Ask the Contractor: Should you install granite, or quartz countertops?
We are contemplating new countertops and everywhere we go, there is a different opinion on quartz vs. granite. Help, my husband and I are so dizzy with the colors, textures and patterns vs. versatility and durability. We need your opinion.
— Carolyn and Jack, Prescott
Countertop trends and materials and personal desire and palette are confusing to say the least and don’t forget value.
While granite, quartz, solid surface and laminate are still hot, consumers are enjoying the ability to personalize their spaces using a wealth of choices that range from concrete, marble and stainless steel to glass, ceramic and paper.
Countertops are showing more texture, with designs ranging from subtle tone-on-tone choices that mirror the earthy tones of nature and designs with metallic flecks to exotic, heavy-veined looks that add drama to the kitchen.
Color, too, is on the rise, with the countertop frequently being used as a visual focal point for the space.
Consumers still seem to like the natural stone look, though this may be played out with granite or quartz, or laminate that mimics large scale exotic stone patterns. Edge treatments, too, often have a stone-like appearance.
Recycled materials remain a hot choice, and the industry is increasingly becoming more aware not only of the percent of recycled content in a surfacing choice, but also of how green the manufacturing processes are in the creation of that product. Value is important, but that doesn’t necessarily mean inexpensive; rather that means providing clients with the countertop solution that delivers the style they’re looking to achieve while staying within their budget. To that end, a product’s quality, performance and reliability are every bit as important as price in achieving value.
It sounds like your desire to install a countertop in your kitchen, you have narrowed it down to two materials: quartz (engineered stone) vs. granite (natural stone). Believe me, this is not an easy decision, because the distinction between the two countertop materials isn’t apparent. After all, quartz and granite are each loudly touted by their respective manufacturers as being purely natural, straight from the Earth, hard as stone. How different can they be? Here’s a comparison of the two:
A. Natural or not?
Both countertop materials are made of natural products, however granite is 100 percent natural. Granite slabs are cut directly from quarries and then honed down until the slabs are smooth. Quartz is about 95 percent natural. Natural quartz aggregates are mixed with color pigments and polymer resins and the resins bind the particles together. Quartz is referred to as natural, however it is actually an engineered product. It’s largely composed of quartzite (hence the name).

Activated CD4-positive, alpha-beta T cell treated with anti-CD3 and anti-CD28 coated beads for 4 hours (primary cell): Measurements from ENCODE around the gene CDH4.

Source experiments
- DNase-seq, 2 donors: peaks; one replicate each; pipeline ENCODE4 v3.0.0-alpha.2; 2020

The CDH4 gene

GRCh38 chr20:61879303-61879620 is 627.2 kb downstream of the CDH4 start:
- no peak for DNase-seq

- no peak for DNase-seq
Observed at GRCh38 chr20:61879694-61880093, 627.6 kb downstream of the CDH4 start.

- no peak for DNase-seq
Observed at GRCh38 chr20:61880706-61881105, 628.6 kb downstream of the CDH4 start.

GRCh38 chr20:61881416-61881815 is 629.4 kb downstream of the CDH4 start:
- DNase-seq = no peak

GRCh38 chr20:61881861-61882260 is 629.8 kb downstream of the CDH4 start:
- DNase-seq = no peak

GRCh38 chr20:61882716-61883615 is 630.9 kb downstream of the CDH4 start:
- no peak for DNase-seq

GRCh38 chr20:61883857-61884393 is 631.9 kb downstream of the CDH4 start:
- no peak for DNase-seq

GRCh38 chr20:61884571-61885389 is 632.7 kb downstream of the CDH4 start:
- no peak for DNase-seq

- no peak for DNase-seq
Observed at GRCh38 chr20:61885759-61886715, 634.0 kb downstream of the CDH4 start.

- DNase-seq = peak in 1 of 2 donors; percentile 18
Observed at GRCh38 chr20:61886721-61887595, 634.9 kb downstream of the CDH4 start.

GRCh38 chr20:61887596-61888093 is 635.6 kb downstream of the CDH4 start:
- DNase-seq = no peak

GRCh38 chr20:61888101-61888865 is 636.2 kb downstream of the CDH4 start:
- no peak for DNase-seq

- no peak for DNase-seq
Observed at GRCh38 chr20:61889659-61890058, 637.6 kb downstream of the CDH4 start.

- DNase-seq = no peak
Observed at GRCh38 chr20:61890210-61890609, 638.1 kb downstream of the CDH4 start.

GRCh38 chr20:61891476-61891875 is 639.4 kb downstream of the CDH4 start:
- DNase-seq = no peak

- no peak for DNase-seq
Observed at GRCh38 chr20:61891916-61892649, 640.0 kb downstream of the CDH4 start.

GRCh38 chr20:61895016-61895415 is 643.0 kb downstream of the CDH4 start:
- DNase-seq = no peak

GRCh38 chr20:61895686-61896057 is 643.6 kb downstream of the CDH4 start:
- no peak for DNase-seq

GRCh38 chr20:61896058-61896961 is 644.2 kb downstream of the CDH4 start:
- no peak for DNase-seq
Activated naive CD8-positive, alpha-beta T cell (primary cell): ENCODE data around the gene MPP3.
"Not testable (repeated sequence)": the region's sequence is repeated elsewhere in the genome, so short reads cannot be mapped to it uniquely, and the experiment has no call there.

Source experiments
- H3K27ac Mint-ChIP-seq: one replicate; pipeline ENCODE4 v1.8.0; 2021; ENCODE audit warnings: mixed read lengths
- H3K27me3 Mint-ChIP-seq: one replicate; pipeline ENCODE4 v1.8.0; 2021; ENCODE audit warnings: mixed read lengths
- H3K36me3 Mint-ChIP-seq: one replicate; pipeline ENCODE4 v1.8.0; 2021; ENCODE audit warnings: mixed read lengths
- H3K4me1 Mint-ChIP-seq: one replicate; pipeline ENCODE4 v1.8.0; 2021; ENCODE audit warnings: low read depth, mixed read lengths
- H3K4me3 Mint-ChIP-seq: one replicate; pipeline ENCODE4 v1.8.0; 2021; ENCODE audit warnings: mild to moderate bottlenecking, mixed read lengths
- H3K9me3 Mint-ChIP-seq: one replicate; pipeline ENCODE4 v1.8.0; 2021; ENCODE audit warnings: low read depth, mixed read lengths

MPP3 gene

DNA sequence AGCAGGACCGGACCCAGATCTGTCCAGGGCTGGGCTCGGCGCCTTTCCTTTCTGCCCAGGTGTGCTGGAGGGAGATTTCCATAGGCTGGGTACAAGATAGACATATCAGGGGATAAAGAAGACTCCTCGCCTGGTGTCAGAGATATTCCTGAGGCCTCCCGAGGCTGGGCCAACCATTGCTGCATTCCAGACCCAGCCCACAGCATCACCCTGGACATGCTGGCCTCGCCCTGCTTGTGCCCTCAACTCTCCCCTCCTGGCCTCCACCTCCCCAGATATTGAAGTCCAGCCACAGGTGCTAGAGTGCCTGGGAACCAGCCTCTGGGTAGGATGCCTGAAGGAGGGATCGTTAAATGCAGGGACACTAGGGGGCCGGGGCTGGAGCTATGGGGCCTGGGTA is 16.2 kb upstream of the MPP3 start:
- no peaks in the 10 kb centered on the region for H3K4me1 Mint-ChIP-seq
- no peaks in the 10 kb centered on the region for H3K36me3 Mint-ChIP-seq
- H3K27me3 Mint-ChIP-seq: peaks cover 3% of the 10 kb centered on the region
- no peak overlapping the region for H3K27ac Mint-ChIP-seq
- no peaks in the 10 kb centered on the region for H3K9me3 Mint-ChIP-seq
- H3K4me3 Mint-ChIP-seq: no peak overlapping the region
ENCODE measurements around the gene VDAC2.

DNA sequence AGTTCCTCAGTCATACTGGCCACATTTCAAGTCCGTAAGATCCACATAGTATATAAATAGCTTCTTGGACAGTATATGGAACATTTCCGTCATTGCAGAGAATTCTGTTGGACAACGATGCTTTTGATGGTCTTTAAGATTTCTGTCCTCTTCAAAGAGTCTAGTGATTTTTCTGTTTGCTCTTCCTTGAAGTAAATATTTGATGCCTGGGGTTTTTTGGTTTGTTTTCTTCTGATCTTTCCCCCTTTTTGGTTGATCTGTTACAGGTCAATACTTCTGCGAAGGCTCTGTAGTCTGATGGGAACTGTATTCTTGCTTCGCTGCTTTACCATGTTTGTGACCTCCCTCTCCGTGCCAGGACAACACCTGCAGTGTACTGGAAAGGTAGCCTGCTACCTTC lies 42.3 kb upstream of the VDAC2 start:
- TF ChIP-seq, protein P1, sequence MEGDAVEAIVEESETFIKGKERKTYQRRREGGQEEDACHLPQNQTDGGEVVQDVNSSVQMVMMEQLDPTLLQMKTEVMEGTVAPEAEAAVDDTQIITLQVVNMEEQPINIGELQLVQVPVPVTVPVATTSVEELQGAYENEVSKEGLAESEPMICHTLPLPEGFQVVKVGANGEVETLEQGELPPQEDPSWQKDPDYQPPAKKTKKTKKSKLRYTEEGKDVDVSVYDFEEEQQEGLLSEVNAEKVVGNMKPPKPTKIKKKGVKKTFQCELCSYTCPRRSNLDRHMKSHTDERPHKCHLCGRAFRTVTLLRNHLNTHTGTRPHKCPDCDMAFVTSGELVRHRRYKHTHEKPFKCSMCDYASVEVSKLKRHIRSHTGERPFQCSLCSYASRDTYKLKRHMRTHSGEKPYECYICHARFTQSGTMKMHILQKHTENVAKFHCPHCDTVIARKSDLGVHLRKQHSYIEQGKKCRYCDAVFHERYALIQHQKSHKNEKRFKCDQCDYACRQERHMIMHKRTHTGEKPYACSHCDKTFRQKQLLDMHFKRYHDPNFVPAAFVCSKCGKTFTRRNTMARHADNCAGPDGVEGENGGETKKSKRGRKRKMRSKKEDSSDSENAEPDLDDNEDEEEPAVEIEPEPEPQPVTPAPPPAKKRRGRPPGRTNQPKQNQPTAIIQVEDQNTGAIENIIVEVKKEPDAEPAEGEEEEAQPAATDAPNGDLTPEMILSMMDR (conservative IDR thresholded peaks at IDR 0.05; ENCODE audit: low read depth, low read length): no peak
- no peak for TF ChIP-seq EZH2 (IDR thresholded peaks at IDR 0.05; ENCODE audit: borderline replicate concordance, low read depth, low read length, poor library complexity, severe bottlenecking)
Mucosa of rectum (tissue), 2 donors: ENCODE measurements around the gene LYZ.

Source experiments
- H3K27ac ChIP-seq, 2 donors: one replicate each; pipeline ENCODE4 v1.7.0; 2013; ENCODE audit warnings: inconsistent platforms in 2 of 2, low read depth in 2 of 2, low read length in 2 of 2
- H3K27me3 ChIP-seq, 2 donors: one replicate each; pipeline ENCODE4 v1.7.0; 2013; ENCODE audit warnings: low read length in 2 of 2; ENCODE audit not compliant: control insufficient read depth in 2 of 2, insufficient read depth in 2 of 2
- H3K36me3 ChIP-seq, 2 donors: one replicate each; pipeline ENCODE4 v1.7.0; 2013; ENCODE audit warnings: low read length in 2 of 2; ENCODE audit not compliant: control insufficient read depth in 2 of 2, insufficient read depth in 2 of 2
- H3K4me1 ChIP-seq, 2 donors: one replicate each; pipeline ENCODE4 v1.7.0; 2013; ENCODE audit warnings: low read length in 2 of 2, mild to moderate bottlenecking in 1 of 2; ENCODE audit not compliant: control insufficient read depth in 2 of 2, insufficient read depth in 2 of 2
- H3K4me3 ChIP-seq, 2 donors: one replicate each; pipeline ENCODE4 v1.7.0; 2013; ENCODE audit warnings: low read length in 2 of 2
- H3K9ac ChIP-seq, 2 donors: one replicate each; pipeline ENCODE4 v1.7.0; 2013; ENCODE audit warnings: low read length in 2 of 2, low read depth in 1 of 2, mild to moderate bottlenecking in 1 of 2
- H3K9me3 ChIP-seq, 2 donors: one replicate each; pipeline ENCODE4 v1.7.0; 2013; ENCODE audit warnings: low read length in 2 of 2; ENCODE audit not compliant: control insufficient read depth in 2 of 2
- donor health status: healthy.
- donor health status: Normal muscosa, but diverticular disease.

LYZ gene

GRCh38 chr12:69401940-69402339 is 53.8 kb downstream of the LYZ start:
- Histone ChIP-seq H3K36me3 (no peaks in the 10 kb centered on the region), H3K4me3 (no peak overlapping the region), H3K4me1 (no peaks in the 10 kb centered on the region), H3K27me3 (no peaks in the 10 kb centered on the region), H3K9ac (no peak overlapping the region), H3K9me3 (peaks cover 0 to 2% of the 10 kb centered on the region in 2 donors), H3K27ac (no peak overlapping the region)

B. Cost. Both products are pricey, and granite has various grades and design/color levels that raise the price and then the installation factor needs to be added.
C. Maintenance. Both of these countertop materials require maintenance, with granite requiring a little more than quartz because granite should be sealed upon installation, and then again on a regular basis.
D. Durability. Quartz counters are less prone to staining and keep in mind granite because being 100 percent natural can have flaws and imperfections that the homeowner should love and accept. Quartz is strong. The bonds between the quartz and resins make the surface hard to penetrate. As a result, it’s highly scratch and stain-resistant, which is every homeowner’s dream. It isn’t brittle, either. It can usually withstand anything from red wine to cutting knives.
Quartz does have its kryptonite, though. Oddly enough, it can’t withstand extreme heat. A hot pan or exposure to sunlight can cause the surface to warp, split or discolor over time.
I personally installed quartz countertops in my kitchen and love, love, love them. I can be pretty rigorous in the kitchen and after doing lots of research and comparison I was hooked on the quartz craze. Low maintenance and the color selection sold me and it is a cinch to clean. Water and the dish cloth and a wipe with a towel keep the beauty in place.
Both products have a clean look. Quartz has solid coloring and is not as dramatic as granite, especially with the veining. Quartz in my opinion has more simple yet stylish choices for homeowners. Both products offer relatively low environmental impact and will add value to your home for years to come. It is all about personal style, design, color and energy that you want to have in your kitchen. You cannot go wrong with either product as countertop material.
It is also important to remember to take samples home and look at the in the kitchen during daylight hours, evening hours, with the window shades open and closed — you need to get a feel and look of the material during all conditions. This will help make a decision if you are selecting the right color.
Remember to tune in to YCCA’s Hammer Time every Saturday and Sunday morning 7 a.m. on KQNA 1130 AM/99.9 FM/95.5 FM or the web kqna.com. Listen to Sandy to Mike talk about the construction industry, meet your local community partners. It is fun, it is entertaining and enlightening.
Sandy Griffis is executive director of the Yavapai County Contractors Association. Email your questions to her at email@example.com or call 928-778-0040.